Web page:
|A racer speeds through the GS course|
This year, the course was in incredible shape, Aspen got a huge dump of snow, nearly three feet, a few days before the race, and then the weather got cold, and stayed that way. We didn't have to inject the course with water this year, so it wasn't like sliding on a glazed, blue, ice skating rink! None the less, the course is very steep, and the snow is very firm, and you have fourty five seconds to chase the racer as she goes by you, slip sideways repairing the course as you go, and get back off the course before the next racer is on top of you.
|Looking down into the town of Aspen from the start.|
The intensity is high, the pressure to do a good job, to not make a mistake, to help make the course safe and consistent, is constant. Its a huge relief to get out of the exit above the finish line and back on the chair. Riding back up to get back in line to get sent onto the course with your partner again is a welcome relief, but by the time you get back up there, you are ready to get back to work.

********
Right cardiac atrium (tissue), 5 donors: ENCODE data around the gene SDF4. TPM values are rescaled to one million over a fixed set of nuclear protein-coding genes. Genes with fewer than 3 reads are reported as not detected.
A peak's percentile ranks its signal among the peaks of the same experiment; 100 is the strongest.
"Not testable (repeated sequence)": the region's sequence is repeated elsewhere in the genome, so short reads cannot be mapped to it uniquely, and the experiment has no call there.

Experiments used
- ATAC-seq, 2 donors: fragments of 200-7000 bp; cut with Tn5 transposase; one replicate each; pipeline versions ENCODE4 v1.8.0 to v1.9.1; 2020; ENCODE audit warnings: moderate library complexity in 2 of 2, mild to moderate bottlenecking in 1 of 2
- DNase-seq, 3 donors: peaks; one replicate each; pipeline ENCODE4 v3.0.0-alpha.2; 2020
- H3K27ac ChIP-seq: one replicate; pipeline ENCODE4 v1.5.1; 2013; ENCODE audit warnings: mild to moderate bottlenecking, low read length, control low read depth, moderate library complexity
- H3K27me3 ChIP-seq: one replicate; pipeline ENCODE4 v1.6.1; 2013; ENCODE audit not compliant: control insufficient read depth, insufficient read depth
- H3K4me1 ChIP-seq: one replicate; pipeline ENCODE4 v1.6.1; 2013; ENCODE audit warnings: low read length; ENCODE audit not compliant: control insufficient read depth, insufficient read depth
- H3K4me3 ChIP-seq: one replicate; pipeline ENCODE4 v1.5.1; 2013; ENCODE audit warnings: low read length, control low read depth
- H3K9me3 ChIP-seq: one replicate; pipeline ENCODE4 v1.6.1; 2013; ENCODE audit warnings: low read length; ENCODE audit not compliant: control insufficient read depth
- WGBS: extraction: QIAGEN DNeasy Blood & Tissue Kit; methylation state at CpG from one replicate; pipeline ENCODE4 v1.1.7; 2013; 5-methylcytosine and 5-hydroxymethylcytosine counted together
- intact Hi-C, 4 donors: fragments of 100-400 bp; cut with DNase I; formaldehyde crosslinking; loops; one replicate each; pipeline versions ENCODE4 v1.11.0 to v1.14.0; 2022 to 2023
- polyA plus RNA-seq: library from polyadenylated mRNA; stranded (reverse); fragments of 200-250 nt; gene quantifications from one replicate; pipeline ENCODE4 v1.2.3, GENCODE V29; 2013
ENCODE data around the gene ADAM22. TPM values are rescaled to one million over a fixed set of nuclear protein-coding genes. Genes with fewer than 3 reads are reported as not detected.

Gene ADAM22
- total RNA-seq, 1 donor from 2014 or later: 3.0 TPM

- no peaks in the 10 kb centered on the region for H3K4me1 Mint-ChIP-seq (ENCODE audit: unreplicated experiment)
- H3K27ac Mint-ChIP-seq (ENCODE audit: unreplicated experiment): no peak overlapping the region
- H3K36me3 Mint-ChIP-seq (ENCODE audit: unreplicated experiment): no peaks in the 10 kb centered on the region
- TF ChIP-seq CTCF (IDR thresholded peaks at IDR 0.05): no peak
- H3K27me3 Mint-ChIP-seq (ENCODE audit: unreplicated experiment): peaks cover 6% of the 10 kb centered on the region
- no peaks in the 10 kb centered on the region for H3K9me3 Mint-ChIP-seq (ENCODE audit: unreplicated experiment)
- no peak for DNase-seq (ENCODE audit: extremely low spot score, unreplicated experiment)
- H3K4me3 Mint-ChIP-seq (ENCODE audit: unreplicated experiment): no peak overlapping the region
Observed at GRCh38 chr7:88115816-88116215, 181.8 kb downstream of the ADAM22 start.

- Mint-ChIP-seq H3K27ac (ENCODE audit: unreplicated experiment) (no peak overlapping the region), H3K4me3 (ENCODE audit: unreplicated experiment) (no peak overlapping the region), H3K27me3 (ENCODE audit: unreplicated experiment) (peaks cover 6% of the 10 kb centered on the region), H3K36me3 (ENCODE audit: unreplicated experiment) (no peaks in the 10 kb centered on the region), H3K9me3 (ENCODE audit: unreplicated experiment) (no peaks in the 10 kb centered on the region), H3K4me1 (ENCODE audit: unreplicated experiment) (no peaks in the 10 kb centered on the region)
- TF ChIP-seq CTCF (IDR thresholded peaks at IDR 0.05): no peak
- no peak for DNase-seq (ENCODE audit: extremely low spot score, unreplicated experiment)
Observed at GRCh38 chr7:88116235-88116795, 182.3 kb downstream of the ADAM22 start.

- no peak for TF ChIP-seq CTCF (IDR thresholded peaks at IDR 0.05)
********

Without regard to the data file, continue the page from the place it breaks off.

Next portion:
The world cup crew is incredibly hard working and dedicated, its about four days of fence building and shoveling, getting up before the sun and doing heavy physical labor until days after the race is over. Then there's two days of slipping and course maintenance during the race, there is the reset between first and second runs, and repair of the race course, at the end of the first day, the GS start is dismantled and moved to the Slalom start for the next day.
|Georgie Bremner, Director of Buttermilk Ski School, helps coordinate.|
Mike Haas runs the world cup crew with Squatty Schuller and Kirk Baker and Jim Schanzenbaker for the ski schools of Aspen/Snowmass, coordinating this huge effort. The 500+ volunteers it takes to keep this beast running perfectly, with no hitches, glitches, without holding anything up, is amazing. Its just awesome to stand on course and watch the best women in the world go tearing past you at 60 miles an hour, trying to go faster, trying to be more accurate, trying to hit it hard and stay on the edge of control.